Religious Write

We've gone too far: John Dougherty has done himself a great disfavor by trying to link the Church of Jesus Christ of Latter-day Saints to the Fundamentalist "Mormon" sect practicing polygamy ("It Practices What They Preach," May 25). As one of nearly 500,000 Latter-day Saints in Arizona, I strongly object to many of the correlations Dougherty has tried to make linking the true LDS church to the fanatics claiming to be LDS in the mountains. Particularly, I find his quote by the "anonymous" Mormon bishop contrived and offensive. His interpretation of our sacred doctrine concerning the eternal progression of mankind is taken lightly and out of perspective. I never read your publication anyway because of the trashy articles it contains, but this time you've gone too far. A co-worker started asking me questions about what she read in New Times, and my good conscience couldn't let you get away with this without some kind of condemnation. Printing mistruths and sensationalizing something that many people hold dear is not a way to gain long-term support.
Thomas Whitaker, Phoenix

A Mormon, by any other name: You are right in telling the close ties of the LDS and FLDS. I was LDS for 20 years and quit 25 years ago. Both LDS sects follow the teachings of Joseph Smith, who, like many of his type, decided to take advantage of his power and start taking wives and other men's wives and very young girls, and told his first wife Emma she had to go along with it or she was going to burn in hell. After Joseph was killed, she never admitted he had any other wives and did not follow Brigham Young to Utah. There is a Reorganized LDS Church that her son became head of when he grew up. It is in Independence, Missouri, but took the polygamy, and temple ceremonies, out of the picture.

Thanks for letting it be known that the Mormon Church is not guiltless in what is going on.
Sandy Nuss, Crescent City, California

Food for Thought

Not cynical enough: Color me naive, but I fell hard for your article on "Xtreme Cuisine" (May 18). After reading the well-written, convincing Stephen Lemons piece, I had nightmares and a knot in my stomach as I thought about the maniacal Chef Kaz's disdain for endangered species, not to mention humans. When I read the editor's note in the next issue explaining it was satire, I'm not sure if I felt better or worse.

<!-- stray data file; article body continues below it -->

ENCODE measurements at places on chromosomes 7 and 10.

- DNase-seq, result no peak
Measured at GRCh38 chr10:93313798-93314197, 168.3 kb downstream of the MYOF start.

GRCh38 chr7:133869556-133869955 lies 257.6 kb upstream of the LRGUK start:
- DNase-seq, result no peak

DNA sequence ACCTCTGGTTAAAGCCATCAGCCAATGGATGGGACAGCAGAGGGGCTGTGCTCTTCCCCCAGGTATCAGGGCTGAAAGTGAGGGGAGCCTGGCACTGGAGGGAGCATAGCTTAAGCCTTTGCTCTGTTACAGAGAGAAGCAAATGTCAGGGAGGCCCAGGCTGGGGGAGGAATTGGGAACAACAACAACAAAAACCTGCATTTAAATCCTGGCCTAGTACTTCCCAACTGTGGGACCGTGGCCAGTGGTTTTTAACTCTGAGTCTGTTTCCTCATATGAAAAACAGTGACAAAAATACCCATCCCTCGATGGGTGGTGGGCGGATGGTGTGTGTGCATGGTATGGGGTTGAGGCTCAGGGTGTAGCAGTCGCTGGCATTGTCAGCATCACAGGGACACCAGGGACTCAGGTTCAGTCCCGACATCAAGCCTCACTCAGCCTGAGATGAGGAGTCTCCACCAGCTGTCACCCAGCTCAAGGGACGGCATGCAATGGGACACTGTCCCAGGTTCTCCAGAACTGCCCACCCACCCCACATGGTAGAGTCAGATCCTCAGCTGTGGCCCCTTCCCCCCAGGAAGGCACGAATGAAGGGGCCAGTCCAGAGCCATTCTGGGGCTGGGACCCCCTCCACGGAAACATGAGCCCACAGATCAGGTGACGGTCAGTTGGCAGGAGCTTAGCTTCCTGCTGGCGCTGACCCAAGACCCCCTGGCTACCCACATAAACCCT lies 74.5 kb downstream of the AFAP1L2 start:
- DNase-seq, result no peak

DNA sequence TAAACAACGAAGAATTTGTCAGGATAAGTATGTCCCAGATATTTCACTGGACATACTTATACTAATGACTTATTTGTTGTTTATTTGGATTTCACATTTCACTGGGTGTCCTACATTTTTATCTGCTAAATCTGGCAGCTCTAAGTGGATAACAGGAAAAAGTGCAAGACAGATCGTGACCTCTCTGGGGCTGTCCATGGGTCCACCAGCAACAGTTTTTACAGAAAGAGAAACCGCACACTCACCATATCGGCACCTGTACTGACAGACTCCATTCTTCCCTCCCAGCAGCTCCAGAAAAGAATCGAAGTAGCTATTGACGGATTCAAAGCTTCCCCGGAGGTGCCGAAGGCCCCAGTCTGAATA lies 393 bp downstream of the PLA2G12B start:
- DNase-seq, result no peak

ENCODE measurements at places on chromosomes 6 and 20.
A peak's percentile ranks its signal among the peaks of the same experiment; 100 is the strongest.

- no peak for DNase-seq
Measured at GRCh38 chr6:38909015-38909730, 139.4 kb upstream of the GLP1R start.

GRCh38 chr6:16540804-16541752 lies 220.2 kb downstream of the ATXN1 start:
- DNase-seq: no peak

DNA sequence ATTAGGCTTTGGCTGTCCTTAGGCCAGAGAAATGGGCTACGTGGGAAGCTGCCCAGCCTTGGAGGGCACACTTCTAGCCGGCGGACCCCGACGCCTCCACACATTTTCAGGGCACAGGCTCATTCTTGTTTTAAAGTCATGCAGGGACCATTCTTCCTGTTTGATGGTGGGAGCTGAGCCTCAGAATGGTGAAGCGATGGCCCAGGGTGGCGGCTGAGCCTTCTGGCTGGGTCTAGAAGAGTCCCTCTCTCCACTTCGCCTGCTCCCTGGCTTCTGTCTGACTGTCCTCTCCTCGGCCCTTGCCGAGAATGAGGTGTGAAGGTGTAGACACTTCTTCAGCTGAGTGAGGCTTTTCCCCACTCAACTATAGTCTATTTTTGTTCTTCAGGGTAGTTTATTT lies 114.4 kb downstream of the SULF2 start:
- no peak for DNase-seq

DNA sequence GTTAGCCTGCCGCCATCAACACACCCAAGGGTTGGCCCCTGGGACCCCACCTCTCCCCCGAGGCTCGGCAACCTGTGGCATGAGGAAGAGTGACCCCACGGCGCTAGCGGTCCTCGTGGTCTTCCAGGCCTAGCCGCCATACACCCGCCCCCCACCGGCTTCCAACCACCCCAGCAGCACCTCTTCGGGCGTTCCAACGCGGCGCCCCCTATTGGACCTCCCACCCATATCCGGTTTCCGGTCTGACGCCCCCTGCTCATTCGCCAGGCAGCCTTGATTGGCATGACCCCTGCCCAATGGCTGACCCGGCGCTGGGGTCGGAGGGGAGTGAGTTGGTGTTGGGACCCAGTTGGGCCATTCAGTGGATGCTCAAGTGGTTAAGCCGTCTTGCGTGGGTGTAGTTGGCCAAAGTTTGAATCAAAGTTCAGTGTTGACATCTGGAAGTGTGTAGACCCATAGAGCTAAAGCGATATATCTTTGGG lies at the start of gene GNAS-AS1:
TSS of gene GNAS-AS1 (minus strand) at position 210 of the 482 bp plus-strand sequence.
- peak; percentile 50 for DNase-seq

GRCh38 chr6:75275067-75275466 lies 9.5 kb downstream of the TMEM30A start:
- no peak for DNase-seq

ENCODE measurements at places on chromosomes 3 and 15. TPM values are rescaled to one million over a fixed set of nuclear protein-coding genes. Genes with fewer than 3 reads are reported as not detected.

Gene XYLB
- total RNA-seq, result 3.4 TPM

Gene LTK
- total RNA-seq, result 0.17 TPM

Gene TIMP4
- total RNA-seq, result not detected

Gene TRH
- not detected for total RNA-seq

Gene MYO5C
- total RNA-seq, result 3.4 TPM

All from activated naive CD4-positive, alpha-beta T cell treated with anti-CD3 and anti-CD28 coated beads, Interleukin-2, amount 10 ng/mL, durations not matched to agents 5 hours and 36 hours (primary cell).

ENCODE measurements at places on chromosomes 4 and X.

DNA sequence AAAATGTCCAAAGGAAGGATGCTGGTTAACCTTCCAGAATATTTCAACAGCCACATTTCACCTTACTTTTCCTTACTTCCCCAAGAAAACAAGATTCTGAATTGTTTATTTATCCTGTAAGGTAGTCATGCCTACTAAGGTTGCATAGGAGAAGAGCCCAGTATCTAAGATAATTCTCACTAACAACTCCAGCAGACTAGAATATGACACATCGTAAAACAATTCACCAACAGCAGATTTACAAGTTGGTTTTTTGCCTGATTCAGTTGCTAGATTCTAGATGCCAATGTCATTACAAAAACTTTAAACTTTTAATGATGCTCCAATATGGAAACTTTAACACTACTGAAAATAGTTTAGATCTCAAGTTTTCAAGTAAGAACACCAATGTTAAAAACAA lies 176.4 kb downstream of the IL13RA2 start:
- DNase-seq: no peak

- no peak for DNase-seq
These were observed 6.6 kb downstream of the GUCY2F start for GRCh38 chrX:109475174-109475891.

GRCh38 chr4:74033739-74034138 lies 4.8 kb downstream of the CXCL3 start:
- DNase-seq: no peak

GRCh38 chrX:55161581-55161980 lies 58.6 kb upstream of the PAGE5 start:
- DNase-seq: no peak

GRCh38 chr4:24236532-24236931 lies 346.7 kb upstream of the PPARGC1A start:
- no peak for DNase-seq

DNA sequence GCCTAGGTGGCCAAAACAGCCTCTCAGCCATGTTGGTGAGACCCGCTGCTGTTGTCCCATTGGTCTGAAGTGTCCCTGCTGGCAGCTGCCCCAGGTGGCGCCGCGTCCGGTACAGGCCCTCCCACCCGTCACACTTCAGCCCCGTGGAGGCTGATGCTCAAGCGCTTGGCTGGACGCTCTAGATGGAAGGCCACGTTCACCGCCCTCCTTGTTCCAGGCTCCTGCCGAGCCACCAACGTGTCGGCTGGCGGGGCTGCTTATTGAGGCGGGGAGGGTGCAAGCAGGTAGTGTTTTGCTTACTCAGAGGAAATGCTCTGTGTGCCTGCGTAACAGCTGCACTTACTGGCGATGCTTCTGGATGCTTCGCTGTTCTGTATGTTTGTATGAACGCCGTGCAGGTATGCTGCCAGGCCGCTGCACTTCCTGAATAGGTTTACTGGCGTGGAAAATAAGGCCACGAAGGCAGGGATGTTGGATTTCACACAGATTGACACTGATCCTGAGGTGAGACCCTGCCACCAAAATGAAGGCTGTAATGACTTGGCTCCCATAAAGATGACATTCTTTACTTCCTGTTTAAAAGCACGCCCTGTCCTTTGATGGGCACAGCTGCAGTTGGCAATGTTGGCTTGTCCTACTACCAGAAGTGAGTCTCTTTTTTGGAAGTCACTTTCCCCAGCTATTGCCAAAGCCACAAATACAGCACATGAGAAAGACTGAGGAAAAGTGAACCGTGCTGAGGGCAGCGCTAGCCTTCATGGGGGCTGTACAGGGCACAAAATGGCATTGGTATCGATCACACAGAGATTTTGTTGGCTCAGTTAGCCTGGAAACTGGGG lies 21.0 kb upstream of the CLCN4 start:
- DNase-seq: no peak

I do consider myself a skeptic -- I don't think reality TV is "real," I don't watch network newscasts anymore, and I don't trust any politicians, even the seemingly good ones. So I was particularly horrified at my own reaction to the story, and my inability to see through to the joke. I suppose, until now, I just wasn't cynical enough.

That said, honestly, I am still angry, upset, and more than a little confused about the article. In particular, I'm curious what New Times hoped to accomplish by printing it. The varied readers' responses are interesting, for sure; but was that all?

The editor's response to criticism about the article is also disturbing; in short, I doubt that everyone who believed it to be an actual news story is a "moron" or "dumb ass."

New Times' outrageous, caustic, fabulous wit (particularly Robrt L. Pela's) has in the past provided needed insight into current political, cultural, and arts topics. However, shouldn't a news and culture magazine print news, not satire -- at least without labeling it clearly as such? I mean, I love The Onion, but that's because it's The Onion. And Jonathan Swift's famous satirical work "A Modest Proposal," which suggests population control by feeding Irish children to English landlords, was published as a pamphlet -- not in a respected, widely distributed news magazine.

To sum up, your publication's reputation for making acerbic, relevant commentary on contemporary issues was solid in my mind -- until now. Please leave the satire for The Onion and for pamphlets tucked under windshield wipers. I know I will never pick up New Times with the same high expectations again -- and certainly not with the same respect.
Kristen LaRue, Mesa

Lack of logic: If we were living in a more logical world, perhaps your "Xtreme Cuisine" piece would have gotten the response from all the vegetarians and animal-rights activists that would have been appropriate and consistent with their cause. That is, thanking New Times for causing the public to ask themselves the central question: What is the difference between eating the animals we're used to eating versus eating certain other animals? The lack of logic is even more serious with the non-vegetarians who were flipping out over what they read.

One of the things that keeps me awake at night is the thought of people who score this well in the logic department being registered to vote. That explains a lot.
Robert Williams, Scottsdale

Ask a Gringo

On the offensive: I recently picked up a copy of New Times while I was in Phoenix on business and was appalled that Ask a Mexican ("Everything a Gabacho Needs to Know," May 25) was in there. I realize that this may be your futile attempt at humor, but let's get real here.

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